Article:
Pat Sullivan, Associated Press
BRYAN, Texas — Adam Lanza's mother was among the tens of millions of U.S. gun owners. She legally had a .223-caliber Bushmaster rifle and a pair of handguns, which her 20-year-old son used to kill 20 children and six adults in 10 efficient minutes inside a Connecticut school.
In the raw aftermath of the second-worst school shooting in U.S. history, countless gun enthusiasts much like Lanza's mother complicate a gun-owning narrative that critics, sometimes simplistically, put at the feet of a powerful lobby and caricatured zealots. More civilians are armed in the U.S. than anywhere else in the world, with Yemen coming in a distant second, according to the Small Arms Survey in Geneva.
Take Blake Smith, a mechanical engineer who lives near Houston and uses an AR-15 style rifle in shooting competitions.
Texas Gov. Rick Perry, who famously claimed to have shot a coyote while jogging with a pistol holstered to his running shorts, has signed a half-dozen certificates applauding Smith as one of the state's top marksmen. "But I won't call myself a fanatic," said Smith, 54, whose father first let him handle a gun around age 6.
"I sit at a desk all day. And when I get out to the range, I don't hear any gunfire going on," said Smith, who likens his emotional detachment to his guns to the way he would feel about a car or any other machine. "I'm so intent on my sight alignment, my trigger pull, my position. I don't worry about anything. I don't think about anything. It's relieving. It's therapeutic. Everybody has to have their Zen."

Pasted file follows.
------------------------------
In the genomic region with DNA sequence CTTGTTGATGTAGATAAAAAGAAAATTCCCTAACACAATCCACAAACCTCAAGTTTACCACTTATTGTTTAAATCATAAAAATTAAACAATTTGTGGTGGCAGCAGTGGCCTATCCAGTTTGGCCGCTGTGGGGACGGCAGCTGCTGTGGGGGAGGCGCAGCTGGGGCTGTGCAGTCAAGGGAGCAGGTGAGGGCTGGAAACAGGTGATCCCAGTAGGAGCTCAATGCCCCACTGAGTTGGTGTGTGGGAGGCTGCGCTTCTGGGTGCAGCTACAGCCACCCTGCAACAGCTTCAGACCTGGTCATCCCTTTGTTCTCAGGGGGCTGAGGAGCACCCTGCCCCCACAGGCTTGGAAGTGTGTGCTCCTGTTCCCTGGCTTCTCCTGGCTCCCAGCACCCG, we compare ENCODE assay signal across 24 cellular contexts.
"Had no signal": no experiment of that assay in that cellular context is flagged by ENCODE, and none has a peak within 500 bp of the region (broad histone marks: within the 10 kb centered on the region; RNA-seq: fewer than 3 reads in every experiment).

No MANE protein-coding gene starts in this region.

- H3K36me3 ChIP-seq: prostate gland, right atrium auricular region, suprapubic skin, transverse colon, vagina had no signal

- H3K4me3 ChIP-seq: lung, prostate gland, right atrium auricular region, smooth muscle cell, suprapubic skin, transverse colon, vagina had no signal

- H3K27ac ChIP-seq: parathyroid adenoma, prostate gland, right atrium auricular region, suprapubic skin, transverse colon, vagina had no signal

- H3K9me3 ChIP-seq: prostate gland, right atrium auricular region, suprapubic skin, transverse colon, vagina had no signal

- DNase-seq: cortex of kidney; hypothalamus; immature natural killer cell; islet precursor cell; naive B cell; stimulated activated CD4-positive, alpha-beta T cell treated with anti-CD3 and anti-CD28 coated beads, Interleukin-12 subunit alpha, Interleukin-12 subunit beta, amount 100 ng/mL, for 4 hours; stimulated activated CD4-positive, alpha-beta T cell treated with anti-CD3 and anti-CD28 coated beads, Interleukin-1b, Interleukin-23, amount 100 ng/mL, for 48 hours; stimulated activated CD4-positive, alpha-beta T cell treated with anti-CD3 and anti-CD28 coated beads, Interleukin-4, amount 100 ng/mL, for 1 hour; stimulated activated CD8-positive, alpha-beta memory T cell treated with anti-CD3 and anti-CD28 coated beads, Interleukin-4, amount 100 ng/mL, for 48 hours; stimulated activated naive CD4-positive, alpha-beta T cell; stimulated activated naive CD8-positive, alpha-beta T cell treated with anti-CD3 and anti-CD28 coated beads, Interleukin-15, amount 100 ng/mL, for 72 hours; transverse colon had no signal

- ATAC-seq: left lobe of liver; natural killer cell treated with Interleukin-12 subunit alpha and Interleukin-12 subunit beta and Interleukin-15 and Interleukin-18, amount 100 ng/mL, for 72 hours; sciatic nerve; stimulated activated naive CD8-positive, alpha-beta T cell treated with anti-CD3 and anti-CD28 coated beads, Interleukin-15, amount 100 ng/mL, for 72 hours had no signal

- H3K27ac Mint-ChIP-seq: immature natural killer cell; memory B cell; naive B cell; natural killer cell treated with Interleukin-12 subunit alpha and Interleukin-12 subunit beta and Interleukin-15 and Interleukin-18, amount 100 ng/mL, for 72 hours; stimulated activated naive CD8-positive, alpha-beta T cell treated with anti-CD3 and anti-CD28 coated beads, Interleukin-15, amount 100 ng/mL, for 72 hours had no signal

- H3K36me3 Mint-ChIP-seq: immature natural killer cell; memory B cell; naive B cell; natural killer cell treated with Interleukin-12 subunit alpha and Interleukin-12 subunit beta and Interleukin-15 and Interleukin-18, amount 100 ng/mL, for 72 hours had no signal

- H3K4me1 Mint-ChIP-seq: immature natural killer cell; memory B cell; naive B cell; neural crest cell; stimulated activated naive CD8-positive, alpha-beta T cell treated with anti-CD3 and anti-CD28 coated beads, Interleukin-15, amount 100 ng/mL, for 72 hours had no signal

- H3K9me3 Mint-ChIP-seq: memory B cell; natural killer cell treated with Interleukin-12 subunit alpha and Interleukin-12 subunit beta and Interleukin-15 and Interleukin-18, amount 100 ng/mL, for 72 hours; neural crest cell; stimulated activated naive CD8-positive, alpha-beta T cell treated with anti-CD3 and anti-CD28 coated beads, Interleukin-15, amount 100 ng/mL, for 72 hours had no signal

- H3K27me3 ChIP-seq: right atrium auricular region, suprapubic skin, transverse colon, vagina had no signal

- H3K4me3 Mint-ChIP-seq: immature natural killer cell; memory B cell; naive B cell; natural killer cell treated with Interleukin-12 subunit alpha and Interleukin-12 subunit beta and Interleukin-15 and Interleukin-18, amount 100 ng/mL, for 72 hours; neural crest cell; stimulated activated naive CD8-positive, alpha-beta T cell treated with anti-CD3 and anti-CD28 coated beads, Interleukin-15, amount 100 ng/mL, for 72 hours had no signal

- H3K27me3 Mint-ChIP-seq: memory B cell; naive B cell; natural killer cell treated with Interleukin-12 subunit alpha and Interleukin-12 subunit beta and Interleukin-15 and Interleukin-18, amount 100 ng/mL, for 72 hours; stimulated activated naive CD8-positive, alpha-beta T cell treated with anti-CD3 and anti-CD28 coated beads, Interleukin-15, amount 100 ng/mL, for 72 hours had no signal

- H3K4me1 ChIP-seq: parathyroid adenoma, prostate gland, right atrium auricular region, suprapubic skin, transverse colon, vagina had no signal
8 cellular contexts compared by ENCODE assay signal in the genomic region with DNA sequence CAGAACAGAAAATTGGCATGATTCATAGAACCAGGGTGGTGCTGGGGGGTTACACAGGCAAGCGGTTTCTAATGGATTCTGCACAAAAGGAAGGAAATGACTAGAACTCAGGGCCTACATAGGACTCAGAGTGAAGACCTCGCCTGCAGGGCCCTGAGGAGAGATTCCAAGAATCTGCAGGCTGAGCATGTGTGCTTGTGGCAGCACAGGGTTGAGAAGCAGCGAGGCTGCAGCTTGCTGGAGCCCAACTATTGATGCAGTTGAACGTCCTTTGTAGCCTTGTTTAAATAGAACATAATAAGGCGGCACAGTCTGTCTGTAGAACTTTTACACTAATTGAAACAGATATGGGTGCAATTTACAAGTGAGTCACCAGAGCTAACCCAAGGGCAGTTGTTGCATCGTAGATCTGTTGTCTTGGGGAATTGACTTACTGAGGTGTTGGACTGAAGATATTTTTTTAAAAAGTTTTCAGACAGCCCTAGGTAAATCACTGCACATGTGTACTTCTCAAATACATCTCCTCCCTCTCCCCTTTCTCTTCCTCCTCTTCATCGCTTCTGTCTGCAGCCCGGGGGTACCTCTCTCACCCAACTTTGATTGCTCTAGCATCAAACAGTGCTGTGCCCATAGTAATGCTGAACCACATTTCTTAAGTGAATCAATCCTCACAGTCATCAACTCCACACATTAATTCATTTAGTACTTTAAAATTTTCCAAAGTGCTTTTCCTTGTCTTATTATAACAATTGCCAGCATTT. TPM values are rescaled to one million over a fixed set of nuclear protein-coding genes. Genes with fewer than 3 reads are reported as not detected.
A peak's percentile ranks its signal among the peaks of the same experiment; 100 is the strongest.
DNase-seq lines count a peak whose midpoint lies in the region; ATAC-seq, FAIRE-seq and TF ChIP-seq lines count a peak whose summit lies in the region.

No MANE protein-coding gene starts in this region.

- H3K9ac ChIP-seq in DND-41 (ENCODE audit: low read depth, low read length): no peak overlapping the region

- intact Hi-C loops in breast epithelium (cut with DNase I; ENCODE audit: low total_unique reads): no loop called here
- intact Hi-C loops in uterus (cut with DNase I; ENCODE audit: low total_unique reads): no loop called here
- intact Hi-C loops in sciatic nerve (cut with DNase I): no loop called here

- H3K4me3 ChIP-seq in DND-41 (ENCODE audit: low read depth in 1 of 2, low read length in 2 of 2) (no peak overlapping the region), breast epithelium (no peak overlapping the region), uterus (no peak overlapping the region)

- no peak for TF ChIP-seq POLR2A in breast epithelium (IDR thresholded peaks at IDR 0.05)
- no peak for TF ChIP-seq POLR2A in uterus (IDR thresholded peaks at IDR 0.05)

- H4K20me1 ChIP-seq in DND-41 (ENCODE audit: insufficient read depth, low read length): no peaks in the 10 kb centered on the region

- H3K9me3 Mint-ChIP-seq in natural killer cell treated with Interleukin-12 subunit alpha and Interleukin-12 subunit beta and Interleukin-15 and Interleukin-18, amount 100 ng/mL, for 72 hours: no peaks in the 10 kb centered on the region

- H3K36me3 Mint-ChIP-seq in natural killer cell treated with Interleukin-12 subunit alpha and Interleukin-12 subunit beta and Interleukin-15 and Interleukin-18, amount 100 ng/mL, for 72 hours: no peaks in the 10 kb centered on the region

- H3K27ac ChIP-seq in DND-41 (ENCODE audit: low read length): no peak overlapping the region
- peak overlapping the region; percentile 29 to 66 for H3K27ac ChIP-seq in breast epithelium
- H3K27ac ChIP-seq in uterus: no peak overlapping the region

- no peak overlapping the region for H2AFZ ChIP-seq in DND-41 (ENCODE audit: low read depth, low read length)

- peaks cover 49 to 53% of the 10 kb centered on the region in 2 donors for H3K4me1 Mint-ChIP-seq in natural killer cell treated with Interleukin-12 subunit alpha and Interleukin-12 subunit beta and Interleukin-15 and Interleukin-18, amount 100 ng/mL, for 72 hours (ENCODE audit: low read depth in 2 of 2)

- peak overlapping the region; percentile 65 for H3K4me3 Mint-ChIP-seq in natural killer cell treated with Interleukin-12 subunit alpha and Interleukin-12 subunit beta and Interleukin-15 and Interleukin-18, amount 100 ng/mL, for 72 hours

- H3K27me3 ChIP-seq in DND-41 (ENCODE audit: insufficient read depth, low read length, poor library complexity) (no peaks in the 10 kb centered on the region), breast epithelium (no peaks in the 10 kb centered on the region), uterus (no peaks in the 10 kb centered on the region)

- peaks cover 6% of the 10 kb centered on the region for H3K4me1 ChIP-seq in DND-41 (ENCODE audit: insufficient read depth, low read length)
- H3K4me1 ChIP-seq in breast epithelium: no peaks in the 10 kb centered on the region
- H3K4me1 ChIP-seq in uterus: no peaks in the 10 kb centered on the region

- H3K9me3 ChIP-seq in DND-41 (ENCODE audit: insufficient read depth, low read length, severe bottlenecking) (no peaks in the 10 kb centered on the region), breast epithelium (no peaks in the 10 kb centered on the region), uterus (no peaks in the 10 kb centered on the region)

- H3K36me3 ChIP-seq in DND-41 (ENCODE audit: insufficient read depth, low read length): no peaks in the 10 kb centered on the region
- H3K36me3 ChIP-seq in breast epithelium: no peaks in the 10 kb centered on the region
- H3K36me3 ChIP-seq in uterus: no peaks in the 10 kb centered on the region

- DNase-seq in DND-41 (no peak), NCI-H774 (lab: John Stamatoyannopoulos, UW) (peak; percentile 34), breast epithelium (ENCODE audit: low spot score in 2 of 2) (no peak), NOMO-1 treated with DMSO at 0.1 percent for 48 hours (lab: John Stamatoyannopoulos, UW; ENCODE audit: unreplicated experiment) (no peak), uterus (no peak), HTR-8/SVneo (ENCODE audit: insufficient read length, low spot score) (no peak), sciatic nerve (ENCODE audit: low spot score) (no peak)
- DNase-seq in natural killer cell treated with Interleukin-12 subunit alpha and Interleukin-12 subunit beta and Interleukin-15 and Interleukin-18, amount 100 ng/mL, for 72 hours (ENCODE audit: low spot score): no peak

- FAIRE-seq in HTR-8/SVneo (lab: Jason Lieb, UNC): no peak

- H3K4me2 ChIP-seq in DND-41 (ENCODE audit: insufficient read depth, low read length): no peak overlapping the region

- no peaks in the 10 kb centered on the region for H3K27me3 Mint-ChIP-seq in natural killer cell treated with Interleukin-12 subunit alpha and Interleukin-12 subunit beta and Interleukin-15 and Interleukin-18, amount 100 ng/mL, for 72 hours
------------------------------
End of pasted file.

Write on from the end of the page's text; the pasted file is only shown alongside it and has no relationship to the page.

Since the school shooting, President Barack Obama has asked for proposals on reducing gun violence that he can take to Congress in January, and he called on the National Rifle Association, the country's most powerful gun-rights organization, to join the effort.
Gun laws in the U.S. vary from state to state — for instance, as of last month it is now legal to carry a gun in public view in Oklahoma — and are defended by a well-funded firearms industry and the NRA. On Friday, the NRA broke a weeklong silence since the Connecticut massacre by calling for armed volunteers at public schools, prompting criticism from many quarters.
But in the U.S., gun-control advocates are up against a sizeable bloc of mainstream Americans for whom guns is plainly central to their lives, whether for patriotism or personal sense of safety, or simply to occupy their spare time.
Dave Burdett, who owns an outdoors and adventure shop across the street from the sprawling Texas A&M University campus in College Station, says his affinity for guns is rooted in history, not sport.
"It isn't about hunting. Everyone says, 'Well, I can understand having a sporting rifle, but not an AR-15," Burdett said. "But wait a second — the idea of the Second Amendment was to preserve and protect the rights of individuals to have those guns."
"Remember that the (American) revolution was fought by citizen soldiers," he added. "To this day, that's one of the cornerstones of our military defense. We have an all-volunteer military."
An NRA poster picturing a bald eagle is taped to the glass door of his office. He started as a lawyer, dabbling in everything from commercial land to trying to block the deportation of an illegal immigrant, before seguing into selling guns.
When his daughter graduated with a business degree from Texas A&M, Burdett figured she would move somewhere cosmopolitan like Dallas and work in a downtown high-rise. She instead went to work in the store, built her own AR-15 out of spare parts and used it to join what her father described as the "let's-go-pig-hunting-tonight circuit." Those feral hog hunts often include high-powered rifles as well as night-vision goggles.
"The other thing is, shooting is fun. It really is," Burdett said.
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